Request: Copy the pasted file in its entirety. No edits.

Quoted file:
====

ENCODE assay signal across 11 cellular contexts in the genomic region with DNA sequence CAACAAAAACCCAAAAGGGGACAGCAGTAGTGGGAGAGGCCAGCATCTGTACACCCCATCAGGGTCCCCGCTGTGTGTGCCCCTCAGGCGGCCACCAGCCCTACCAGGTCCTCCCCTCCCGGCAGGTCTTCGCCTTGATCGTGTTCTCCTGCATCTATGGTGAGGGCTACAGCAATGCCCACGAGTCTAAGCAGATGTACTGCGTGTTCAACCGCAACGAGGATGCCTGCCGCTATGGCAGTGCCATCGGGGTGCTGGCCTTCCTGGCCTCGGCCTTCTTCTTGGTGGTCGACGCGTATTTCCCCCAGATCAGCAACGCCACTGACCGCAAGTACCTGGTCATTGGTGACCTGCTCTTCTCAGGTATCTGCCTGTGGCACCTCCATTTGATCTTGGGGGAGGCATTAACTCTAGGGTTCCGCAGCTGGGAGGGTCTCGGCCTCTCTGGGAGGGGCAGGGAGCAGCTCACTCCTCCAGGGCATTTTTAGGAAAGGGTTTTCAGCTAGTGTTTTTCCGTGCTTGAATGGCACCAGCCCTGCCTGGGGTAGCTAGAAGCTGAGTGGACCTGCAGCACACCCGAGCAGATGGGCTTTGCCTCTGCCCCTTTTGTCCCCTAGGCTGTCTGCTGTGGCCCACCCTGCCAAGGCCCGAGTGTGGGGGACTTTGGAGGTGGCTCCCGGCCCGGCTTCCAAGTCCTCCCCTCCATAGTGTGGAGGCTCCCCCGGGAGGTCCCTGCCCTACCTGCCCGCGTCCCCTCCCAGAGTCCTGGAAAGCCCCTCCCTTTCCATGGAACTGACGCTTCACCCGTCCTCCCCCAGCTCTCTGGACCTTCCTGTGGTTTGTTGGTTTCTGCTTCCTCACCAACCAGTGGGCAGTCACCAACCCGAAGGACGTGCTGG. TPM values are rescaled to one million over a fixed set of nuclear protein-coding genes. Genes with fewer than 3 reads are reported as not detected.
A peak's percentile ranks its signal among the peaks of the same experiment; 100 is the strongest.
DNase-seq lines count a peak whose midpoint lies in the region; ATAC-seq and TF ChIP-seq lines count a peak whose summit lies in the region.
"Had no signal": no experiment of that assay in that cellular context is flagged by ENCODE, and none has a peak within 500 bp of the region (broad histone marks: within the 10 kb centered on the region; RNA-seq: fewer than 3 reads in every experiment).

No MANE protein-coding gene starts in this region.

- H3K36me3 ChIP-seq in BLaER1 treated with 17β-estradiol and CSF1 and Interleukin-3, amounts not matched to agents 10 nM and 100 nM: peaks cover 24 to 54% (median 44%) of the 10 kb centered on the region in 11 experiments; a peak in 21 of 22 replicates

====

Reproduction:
ENCODE assay signal across 11 cellular contexts in the genomic region with DNA sequence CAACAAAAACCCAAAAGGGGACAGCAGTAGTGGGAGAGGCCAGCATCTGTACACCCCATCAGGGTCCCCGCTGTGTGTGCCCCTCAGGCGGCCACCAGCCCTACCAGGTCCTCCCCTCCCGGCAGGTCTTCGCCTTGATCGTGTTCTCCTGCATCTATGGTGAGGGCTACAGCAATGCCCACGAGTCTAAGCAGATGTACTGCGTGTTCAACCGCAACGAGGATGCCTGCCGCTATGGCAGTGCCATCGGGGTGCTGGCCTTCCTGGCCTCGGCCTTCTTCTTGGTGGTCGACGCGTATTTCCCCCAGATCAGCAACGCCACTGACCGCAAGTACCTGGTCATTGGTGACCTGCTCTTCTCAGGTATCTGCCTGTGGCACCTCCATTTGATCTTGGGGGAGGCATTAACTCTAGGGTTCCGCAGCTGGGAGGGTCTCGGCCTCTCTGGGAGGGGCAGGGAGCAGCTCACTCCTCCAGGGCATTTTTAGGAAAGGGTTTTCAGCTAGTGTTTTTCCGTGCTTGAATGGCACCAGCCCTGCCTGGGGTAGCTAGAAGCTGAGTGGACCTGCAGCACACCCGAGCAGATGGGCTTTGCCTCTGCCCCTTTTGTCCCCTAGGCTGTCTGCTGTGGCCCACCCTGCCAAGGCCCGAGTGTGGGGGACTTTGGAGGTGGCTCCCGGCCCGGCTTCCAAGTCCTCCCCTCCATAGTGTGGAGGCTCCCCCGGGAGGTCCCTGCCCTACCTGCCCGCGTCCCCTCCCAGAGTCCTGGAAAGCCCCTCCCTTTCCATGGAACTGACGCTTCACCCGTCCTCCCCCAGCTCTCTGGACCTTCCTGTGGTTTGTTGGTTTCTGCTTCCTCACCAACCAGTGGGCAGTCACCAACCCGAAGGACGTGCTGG. TPM values are rescaled to one million over a fixed set of nuclear protein-coding genes. Genes with fewer than 3 reads are reported as not detected.
A peak's percentile ranks its signal among the peaks of the same experiment; 100 is the strongest.
DNase-seq lines count a peak whose midpoint lies in the region; ATAC-seq and TF ChIP-seq lines count a peak whose summit lies in the region.
"Had no signal": no experiment of that assay in that cellular context is flagged by ENCODE, and none has a peak within 500 bp of the region (broad histone marks: within the 10 kb centered on the region; RNA-seq: fewer than 3 reads in every experiment).

No MANE protein-coding gene starts in this region.

- H3K36me3 ChIP-seq in BLaER1 treated with 17β-estradiol and CSF1 and Interleukin-3, amounts not matched to agents 10 nM and 100 nM: peaks cover 24 to 54% (median 44%) of the 10 kb centered on the region in 11 experiments; a peak in 21 of 22 replicates